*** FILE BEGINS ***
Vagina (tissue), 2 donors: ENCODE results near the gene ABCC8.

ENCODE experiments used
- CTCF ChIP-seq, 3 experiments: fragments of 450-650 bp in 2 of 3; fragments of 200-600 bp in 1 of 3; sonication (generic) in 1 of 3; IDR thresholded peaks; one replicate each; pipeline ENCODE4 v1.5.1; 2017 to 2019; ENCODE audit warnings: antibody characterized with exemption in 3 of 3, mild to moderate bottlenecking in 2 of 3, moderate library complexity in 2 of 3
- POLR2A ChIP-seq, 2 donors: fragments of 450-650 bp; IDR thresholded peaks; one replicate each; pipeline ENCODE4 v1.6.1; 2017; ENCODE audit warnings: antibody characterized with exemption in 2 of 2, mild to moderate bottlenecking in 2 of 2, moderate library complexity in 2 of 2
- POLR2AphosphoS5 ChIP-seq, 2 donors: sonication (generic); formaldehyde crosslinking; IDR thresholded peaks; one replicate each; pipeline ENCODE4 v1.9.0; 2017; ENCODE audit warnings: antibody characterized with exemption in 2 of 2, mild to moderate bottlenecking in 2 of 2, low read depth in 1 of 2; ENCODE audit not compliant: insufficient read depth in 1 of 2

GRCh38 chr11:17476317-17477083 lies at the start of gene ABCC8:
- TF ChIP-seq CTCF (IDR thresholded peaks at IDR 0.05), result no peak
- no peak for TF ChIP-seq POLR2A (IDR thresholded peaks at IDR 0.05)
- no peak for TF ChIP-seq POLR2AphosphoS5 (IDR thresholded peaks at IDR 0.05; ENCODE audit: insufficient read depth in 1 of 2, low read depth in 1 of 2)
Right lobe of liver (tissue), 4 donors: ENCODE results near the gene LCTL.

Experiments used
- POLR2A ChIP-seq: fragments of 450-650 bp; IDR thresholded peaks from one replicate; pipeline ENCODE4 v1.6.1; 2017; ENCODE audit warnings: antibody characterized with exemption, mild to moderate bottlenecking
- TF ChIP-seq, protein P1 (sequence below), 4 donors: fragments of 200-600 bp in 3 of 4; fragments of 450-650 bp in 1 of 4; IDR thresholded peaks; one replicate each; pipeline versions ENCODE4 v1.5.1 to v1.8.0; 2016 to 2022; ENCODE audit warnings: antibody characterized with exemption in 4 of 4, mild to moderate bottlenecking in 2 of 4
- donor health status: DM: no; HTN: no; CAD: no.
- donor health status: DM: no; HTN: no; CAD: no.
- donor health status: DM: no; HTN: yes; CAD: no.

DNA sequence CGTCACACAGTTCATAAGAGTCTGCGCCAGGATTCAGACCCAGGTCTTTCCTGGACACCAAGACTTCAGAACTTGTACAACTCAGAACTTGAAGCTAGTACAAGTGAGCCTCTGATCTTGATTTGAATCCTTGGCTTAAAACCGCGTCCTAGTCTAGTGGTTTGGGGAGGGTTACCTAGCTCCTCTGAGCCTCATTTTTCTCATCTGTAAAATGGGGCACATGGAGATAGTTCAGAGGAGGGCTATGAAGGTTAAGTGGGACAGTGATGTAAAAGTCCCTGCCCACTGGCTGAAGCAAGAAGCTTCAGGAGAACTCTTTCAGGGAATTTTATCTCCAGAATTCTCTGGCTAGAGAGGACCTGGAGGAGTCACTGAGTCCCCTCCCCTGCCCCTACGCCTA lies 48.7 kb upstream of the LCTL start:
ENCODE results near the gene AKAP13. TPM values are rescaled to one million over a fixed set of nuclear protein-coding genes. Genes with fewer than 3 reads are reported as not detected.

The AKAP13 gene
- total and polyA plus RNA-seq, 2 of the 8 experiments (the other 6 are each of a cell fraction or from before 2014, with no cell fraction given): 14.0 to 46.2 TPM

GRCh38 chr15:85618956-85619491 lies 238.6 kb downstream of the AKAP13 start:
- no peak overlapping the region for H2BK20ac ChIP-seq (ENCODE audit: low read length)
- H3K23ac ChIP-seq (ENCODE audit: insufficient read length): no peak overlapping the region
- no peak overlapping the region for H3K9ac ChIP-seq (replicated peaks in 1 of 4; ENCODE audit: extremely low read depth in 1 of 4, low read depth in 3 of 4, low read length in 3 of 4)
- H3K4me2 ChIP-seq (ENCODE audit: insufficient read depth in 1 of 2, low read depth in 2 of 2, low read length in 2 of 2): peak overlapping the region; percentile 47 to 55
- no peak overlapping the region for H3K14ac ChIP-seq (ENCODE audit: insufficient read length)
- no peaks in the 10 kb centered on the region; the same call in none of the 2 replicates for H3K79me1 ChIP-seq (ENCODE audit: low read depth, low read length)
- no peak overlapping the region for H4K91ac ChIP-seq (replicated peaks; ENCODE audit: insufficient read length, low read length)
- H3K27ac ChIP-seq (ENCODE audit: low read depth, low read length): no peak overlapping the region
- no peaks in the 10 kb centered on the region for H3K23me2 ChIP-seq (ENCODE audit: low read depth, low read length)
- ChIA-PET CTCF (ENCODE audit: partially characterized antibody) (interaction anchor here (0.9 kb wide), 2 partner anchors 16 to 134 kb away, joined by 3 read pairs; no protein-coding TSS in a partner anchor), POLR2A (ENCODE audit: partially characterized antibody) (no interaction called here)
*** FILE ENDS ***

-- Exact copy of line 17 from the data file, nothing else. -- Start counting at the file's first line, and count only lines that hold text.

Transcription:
DNA sequence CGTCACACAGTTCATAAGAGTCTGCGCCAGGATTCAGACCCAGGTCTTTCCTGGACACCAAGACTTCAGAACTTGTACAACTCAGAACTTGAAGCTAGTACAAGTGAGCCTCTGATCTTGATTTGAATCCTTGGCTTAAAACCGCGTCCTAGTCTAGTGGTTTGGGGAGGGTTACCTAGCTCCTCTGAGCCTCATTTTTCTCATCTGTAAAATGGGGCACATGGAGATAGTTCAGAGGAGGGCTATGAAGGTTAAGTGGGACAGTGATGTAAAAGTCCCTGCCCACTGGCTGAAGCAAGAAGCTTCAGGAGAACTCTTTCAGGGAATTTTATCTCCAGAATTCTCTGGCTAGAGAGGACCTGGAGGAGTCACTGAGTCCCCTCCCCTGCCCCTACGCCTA lies 48.7 kb upstream of the LCTL start: